So I’m about to put my foot in the latest fan mess on the internet: let’s talk a little about Thor.
So this is what I was talking about last time! I’m calling this inconsistent little feature “Ye Olde Longe-Boxe” (you can blame frequent commenter C-$ for that one), and it’s what it sounds like. I have some comics that are over twenty years old (never mind my habit of buying tons of back issues when I could find them when I was but a child), and sometimes I’ll dig down into them and find what sort of glory (or mess) we can discover together. Don’t expect this stuff every week, but hell, there are a lot of comics in there. I sorted through a bunch of comics and found what I think are some of the earliest I bought when I went out specifically to buy comics.
This is it! The end of the Bat-Saga! We have come a long way — through seven years of comics, through layers of hope and despair, and even through DC’s stupid collection decisions (note to anyone still working their way through the comics: There’s three volumes of Batman Inc, and they’re numbered 1, 1, and 2. Because that makes so much sense. I know the reasoning is that the latter two volumes are “New 52” and the other isn’t, but it’s still stupid. I know there have been people who got the wrong comics. I’m one of them, I accidentally skipped a volume and that’s why this post is a week late, I had to go to a comic shop, which involves a drive of at least two hours — PSA over). Now for the last year of Batman Incorporated and the end of the Bat-Saga as we know it!
So this week in the Bat-Saga we’re dealing with the volume I tend to forget about when I think of the entire story: Time and the Batman.
This post is on Final Crisis, which is not a Batman comic per se — Batman’s in it, certainly, but so is Superman and Black Lightning and a lot of Green Lanterns and a bunch of Fourth World characters and, well, just about everybody, at least once. Hell, Zatanna appears in a single panel as one of the psychics trying to find an alternate universe. But in our sprawling Batman epic it’s important, even though it doesn’t focus on him entirely. So here we are, on the first day of the new year, dealing with this Final Crisis!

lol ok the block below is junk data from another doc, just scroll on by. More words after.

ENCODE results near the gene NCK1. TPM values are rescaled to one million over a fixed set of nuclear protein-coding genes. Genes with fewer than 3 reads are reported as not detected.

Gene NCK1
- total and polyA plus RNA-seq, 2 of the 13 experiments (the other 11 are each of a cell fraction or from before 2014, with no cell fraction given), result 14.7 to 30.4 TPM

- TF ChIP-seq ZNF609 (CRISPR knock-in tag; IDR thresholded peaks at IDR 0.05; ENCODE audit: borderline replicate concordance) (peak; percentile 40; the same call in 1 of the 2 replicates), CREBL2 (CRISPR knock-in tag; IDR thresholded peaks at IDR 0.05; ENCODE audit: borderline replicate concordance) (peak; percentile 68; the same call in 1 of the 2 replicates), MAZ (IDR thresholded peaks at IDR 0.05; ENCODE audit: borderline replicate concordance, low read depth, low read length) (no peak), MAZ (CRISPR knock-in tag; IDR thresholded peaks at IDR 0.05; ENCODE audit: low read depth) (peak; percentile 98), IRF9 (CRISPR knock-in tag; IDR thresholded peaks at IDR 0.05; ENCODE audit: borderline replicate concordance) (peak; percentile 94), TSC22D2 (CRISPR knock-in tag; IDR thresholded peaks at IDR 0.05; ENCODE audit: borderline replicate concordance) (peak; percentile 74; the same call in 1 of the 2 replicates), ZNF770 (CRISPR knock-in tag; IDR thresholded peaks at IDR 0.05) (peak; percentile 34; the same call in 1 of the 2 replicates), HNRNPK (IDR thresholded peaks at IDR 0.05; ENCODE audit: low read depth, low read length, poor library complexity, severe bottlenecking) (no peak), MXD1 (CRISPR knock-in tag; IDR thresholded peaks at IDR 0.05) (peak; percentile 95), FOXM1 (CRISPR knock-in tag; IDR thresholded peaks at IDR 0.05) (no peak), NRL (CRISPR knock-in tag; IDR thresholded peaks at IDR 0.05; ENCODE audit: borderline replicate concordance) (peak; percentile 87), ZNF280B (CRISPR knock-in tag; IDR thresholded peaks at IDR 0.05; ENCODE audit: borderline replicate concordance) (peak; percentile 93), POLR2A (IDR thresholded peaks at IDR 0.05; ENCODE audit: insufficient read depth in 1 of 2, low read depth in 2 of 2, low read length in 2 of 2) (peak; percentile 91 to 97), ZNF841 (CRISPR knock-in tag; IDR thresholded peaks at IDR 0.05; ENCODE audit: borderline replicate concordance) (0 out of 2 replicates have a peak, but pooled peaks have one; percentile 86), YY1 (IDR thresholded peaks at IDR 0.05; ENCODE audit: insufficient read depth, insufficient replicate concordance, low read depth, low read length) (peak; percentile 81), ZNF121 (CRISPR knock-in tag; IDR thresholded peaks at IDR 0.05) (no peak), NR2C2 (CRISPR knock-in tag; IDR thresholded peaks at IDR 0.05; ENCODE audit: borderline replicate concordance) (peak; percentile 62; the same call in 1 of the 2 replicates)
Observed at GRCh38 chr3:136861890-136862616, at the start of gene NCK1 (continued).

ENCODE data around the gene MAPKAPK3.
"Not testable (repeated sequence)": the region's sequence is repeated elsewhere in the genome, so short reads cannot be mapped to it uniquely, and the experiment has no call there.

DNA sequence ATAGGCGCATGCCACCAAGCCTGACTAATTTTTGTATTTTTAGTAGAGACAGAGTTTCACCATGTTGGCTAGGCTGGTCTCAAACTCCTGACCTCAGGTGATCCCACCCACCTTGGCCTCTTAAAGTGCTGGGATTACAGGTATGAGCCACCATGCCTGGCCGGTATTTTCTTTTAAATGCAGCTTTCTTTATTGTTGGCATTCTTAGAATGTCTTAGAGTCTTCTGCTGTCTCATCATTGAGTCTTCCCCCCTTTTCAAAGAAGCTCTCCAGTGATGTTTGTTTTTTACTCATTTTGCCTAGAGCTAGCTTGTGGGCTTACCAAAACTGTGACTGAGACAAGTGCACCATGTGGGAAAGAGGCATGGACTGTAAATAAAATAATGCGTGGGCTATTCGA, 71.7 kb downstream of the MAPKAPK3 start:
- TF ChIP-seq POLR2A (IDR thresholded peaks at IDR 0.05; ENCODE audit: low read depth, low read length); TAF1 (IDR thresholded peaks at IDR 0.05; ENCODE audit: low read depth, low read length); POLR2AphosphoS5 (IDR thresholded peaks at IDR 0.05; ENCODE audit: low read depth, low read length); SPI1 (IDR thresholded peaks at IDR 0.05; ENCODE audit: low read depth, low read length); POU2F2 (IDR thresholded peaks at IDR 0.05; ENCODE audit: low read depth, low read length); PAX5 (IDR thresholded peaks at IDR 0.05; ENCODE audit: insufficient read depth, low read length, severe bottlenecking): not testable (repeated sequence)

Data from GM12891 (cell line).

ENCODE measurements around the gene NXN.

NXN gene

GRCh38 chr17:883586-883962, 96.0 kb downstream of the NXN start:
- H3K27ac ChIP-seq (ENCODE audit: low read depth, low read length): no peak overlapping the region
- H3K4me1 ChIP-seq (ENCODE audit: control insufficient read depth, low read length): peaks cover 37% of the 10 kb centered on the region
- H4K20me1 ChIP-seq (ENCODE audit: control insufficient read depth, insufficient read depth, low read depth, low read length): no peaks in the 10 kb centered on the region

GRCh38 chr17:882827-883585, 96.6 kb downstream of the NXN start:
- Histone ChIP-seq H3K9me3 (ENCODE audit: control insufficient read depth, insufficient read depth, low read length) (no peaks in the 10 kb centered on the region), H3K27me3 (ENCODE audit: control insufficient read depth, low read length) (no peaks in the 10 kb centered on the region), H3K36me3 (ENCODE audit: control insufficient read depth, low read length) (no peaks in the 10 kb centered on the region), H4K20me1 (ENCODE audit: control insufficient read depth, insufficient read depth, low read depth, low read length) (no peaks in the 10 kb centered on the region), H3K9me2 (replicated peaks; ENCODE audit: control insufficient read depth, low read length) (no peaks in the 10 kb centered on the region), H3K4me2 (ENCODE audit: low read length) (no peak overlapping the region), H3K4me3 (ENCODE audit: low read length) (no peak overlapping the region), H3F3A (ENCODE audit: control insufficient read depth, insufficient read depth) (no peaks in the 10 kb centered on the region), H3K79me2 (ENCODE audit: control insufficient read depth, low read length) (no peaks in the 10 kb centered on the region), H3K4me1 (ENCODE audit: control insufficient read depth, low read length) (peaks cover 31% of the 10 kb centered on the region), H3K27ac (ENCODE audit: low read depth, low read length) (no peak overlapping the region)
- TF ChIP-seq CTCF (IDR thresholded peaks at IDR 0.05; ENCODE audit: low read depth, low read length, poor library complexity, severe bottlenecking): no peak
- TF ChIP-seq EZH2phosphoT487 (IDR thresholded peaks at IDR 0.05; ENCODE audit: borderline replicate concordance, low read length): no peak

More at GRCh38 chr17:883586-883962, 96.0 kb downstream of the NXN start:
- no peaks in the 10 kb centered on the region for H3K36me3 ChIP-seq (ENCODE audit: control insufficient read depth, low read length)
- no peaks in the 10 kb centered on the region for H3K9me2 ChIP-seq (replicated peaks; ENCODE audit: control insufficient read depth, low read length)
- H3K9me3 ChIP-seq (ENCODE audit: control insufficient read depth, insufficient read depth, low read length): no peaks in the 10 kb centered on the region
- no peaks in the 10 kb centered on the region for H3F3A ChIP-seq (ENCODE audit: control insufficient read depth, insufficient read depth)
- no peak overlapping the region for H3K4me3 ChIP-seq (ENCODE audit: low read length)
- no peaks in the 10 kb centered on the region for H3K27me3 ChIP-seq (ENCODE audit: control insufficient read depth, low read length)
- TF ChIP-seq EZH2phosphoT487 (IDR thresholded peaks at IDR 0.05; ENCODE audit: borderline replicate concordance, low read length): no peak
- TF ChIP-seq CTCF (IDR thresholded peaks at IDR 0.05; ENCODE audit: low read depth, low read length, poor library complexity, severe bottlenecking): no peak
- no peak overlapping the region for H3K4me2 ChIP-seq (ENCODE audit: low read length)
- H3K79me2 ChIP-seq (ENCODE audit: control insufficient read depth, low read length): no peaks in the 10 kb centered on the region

Hopefully you enjoyed Thanksgiving if you’re in America or an American elsewhere. If you’re not one of those things, you could have eaten way too much food last Thursday anyway, no one would have blamed you. What I’m saying, basically, is that Thanksgiving makes us all American, like St. Patrick’s Day makes us all Irish.
OK, all right, moving on. Have you heard of Alan Moore? I bet you have. He has an amazing beard, a history of being angry at companies, and oh yeah he wrote Watchmen. I once horrified a professor by saying I thought Watchmen was good, but kinda dated and not really the greatest comic book ever written — something the professor said unironically. It doesn’t help that I like Promethea waaaaayy more. So let’s talk about that comic instead!
Ah, it’s Halloween time. The time of imagination, where everyone can be a witch or a wizard or a demon or a prostitute. The way I try to live it up every day. So as with last year, I’ll try to focus on Halloween-y topics for the month of October, with the hopes we can all get into and keep the mood of the best holiday in mind, even if we’re too old to extort candy from our neighbors. This week I’ll discuss my deep abiding problems with Scott Snyder’s depiction of the Joker. Because, you know, he was supposed to be scary.